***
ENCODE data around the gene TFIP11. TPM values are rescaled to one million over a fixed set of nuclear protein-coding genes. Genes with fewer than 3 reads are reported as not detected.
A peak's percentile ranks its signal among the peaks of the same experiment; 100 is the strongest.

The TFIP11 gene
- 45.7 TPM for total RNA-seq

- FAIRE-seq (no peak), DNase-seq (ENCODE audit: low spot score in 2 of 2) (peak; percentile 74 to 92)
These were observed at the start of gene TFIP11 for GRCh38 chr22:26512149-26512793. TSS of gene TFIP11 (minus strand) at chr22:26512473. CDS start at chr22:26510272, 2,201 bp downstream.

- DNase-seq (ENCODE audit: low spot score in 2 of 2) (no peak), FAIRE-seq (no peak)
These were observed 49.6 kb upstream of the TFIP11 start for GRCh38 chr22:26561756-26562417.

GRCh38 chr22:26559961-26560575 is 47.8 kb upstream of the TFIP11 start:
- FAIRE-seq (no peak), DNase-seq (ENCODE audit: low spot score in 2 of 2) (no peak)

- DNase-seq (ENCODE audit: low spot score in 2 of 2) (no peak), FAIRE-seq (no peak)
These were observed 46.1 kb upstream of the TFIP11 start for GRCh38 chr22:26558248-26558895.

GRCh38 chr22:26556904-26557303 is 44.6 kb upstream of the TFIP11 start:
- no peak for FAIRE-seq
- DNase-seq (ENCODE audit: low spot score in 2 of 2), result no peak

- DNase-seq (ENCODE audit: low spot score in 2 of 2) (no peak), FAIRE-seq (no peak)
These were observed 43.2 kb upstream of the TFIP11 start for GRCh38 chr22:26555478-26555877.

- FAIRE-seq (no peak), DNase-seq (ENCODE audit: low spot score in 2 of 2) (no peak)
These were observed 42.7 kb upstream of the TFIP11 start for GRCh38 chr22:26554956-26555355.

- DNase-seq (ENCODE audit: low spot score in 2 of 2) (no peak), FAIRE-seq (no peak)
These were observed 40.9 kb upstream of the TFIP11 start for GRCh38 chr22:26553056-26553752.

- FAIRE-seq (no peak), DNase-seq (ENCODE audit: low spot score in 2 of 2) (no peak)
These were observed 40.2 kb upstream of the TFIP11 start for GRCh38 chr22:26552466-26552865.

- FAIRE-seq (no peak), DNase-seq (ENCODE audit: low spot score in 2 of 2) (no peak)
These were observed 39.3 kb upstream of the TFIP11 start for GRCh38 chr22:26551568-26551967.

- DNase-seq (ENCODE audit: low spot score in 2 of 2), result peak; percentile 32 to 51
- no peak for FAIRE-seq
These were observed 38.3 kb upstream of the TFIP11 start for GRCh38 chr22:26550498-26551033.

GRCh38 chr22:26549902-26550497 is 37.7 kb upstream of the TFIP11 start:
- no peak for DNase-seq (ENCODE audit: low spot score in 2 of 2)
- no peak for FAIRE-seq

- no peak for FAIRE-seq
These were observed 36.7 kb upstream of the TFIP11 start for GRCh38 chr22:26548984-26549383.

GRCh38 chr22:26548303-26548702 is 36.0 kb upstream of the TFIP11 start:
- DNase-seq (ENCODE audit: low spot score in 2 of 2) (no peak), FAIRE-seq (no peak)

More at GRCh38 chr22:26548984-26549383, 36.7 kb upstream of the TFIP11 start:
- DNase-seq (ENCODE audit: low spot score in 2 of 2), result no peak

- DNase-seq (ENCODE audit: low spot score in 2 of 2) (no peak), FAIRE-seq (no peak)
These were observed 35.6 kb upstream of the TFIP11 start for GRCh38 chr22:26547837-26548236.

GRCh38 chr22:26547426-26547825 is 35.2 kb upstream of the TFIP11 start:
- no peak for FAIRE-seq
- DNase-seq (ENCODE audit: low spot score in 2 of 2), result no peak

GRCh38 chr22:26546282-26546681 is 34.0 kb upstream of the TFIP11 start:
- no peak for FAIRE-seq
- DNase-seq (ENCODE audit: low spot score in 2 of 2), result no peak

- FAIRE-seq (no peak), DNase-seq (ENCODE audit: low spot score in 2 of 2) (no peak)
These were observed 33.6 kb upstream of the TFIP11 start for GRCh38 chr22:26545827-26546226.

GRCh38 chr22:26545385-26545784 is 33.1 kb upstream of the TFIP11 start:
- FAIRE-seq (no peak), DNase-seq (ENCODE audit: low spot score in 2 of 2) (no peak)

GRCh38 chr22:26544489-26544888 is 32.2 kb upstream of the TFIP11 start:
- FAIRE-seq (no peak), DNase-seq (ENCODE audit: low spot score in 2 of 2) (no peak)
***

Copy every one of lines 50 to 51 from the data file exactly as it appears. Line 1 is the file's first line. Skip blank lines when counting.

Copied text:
GRCh38 chr22:26544489-26544888 is 32.2 kb upstream of the TFIP11 start:
- FAIRE-seq (no peak), DNase-seq (ENCODE audit: low spot score in 2 of 2) (no peak)